You can refer to my article on testing react components here.

What are the coding practices or the structure we should follow?

  • If your application is not a single-page application, and you have a design or layout which gets repeated across multiple pages, then you should move that component to a Layout wrapper component. This provides a consistent layout across multiple routes that can improve UX and also improves code reusability. As we are using the same component, it will reduce the number of render cycles and will help improve the performance. Also, if you wanna manage state, pass some context or any other props to the child components, you can pass it from this wrapper.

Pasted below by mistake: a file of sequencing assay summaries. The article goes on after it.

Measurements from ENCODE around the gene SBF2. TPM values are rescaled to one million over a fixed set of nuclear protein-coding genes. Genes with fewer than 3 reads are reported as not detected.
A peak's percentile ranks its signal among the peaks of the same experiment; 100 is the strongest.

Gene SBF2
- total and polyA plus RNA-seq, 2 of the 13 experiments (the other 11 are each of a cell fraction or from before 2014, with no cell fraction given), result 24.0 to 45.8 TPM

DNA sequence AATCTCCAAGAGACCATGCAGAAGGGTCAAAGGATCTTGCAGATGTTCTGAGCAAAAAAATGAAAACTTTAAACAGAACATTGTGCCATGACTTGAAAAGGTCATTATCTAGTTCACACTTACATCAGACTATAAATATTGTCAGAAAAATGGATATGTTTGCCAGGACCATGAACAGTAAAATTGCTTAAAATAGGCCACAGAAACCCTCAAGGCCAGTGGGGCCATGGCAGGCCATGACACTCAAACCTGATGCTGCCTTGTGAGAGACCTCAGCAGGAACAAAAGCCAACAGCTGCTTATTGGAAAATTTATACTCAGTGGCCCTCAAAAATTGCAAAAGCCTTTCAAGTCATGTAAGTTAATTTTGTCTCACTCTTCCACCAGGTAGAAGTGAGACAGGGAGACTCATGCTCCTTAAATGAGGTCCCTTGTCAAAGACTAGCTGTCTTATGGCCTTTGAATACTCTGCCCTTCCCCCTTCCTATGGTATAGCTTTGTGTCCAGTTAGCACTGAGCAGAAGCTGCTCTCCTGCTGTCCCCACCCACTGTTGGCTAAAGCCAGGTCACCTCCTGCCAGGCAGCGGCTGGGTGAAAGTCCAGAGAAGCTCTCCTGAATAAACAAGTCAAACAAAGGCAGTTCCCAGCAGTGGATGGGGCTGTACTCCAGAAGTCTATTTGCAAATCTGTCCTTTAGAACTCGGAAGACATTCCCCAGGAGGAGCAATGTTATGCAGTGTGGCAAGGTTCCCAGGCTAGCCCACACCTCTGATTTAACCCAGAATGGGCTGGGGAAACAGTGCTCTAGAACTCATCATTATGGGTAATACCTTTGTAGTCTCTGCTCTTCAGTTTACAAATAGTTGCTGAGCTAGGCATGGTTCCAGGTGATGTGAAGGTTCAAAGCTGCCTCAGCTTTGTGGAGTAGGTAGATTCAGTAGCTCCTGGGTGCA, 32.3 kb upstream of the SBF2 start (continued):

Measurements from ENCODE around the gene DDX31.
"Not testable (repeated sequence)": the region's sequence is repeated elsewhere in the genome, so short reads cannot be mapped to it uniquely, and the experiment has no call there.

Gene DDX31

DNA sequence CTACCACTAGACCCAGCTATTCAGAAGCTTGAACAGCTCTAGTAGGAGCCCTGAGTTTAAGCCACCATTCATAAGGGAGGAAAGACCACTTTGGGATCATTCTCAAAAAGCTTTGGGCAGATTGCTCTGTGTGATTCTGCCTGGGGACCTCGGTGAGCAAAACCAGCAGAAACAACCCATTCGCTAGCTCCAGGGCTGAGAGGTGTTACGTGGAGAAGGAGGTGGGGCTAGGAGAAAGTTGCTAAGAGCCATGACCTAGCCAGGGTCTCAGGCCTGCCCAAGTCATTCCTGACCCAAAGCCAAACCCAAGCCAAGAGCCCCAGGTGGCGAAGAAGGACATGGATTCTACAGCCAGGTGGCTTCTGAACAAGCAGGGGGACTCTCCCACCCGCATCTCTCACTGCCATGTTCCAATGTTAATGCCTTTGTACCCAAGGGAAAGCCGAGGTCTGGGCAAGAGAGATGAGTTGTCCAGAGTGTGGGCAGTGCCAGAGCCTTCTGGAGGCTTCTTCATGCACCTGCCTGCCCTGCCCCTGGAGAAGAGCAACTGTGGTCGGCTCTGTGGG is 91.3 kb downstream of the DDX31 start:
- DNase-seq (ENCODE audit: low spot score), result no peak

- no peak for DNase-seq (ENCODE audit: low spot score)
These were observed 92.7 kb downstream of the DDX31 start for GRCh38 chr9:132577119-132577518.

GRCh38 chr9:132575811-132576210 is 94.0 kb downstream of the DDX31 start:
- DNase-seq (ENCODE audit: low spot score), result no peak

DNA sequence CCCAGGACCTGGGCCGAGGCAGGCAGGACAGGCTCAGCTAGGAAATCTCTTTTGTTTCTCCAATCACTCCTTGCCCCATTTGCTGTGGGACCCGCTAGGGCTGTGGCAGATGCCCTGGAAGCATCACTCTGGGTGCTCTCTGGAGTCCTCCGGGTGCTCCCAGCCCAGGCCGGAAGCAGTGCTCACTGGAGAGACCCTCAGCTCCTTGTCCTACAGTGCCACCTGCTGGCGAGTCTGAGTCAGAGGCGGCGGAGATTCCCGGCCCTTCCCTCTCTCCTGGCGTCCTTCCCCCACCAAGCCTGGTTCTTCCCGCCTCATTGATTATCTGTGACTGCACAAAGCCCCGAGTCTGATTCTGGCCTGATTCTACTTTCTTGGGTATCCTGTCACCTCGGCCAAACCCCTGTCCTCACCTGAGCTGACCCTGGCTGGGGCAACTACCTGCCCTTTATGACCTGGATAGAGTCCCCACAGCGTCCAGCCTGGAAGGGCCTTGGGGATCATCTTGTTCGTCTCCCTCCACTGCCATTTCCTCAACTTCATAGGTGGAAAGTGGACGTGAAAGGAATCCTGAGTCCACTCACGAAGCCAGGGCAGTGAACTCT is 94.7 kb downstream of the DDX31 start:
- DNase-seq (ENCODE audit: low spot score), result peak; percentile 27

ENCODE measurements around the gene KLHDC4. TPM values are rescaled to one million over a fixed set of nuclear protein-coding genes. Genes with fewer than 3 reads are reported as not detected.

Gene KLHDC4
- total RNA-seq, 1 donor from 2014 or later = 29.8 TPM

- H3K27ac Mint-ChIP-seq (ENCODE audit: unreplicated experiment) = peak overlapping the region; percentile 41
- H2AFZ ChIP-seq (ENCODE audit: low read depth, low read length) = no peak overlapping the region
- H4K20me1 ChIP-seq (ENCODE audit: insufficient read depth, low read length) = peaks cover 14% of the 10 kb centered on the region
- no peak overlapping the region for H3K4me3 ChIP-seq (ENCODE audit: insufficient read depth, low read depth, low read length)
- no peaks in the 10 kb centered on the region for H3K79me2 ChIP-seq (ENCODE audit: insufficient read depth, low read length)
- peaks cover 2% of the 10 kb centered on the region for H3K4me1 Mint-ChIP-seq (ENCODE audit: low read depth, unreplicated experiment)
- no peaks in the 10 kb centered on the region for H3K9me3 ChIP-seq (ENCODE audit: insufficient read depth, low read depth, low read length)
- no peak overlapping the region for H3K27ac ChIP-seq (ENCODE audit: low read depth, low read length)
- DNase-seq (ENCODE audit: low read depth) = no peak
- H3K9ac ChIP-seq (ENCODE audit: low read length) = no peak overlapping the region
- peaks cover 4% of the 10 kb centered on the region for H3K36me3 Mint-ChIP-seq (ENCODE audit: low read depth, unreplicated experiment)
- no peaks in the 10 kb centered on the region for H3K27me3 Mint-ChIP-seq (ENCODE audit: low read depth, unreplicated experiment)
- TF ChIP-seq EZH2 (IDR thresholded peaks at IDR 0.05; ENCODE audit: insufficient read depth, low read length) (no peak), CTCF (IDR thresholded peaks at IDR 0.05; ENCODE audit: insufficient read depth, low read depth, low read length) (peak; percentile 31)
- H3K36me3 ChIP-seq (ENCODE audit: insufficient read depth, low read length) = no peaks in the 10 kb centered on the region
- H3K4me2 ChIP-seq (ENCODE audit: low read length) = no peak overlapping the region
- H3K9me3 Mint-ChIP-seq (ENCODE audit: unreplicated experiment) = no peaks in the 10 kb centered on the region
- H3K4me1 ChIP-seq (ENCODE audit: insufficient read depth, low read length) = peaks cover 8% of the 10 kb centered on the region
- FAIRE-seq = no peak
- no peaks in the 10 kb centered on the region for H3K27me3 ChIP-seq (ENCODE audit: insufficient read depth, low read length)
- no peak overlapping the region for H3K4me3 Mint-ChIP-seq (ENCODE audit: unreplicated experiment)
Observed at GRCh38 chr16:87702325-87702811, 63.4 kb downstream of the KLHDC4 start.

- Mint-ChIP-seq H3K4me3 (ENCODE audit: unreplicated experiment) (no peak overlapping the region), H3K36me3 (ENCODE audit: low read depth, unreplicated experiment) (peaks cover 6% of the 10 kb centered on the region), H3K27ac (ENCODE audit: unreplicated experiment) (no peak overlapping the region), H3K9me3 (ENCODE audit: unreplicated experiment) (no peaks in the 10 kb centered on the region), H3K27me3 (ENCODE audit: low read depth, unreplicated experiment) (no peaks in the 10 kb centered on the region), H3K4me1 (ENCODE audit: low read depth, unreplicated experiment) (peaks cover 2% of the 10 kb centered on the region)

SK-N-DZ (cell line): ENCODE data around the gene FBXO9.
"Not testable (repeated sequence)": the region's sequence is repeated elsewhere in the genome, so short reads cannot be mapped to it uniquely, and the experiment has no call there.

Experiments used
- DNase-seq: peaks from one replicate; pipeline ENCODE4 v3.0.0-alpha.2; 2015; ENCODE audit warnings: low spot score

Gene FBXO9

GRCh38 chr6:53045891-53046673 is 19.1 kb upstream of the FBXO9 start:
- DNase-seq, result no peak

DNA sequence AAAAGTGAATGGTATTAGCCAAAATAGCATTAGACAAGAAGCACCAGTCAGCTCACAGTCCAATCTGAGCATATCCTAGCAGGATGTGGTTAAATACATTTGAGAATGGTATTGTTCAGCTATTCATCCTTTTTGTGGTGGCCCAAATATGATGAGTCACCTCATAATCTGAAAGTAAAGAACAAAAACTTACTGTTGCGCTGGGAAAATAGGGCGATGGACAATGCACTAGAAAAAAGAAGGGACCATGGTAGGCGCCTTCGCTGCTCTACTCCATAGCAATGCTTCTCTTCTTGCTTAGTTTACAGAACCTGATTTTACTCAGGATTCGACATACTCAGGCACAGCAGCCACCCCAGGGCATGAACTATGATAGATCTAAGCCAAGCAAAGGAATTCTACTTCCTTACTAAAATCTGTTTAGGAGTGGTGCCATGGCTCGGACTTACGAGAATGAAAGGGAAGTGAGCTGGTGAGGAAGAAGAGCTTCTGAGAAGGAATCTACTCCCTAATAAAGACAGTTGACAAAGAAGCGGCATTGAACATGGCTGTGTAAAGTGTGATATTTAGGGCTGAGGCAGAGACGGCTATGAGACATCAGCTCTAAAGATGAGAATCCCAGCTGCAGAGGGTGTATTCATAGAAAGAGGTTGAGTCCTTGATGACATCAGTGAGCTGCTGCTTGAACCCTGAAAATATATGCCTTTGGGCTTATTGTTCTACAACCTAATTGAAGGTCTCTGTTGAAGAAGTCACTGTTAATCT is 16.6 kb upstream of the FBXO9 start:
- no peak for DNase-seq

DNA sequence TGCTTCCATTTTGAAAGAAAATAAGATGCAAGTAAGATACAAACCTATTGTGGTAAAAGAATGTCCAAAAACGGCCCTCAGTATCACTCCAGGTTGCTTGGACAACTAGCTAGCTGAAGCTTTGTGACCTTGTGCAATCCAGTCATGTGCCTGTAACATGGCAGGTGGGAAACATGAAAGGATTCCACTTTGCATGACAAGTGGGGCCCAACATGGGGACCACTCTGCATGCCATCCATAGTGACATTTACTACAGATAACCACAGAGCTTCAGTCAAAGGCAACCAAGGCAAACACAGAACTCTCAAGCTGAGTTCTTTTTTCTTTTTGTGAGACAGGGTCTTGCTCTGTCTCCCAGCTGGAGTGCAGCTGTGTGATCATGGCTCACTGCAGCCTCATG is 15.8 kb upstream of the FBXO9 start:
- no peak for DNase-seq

• Try to minimize the number of lines in your file as it will make your file look clean and will help you to easily read and understand the code. Your code should be as clean and understandable as any person can understand what's happening in that file by looking at it at the first glance itself. For that, write well-organized code, reduce redundancy, use functions, and break it down into smaller modules if possible. A standard reference that I keep in mind is to write an effective component somewhere around 150 lines of code.

  • Do proper state management, having more states increases the size of the application and costs performance. If you wanna use any state value at more than one component, then use useContext to store and access data (redux can also be used). This will help you manage the state in an organized manner. Also, you won't have to pass props across multiple components. Thus, using useContext will allow you to create a state at a central location, making it easier to update.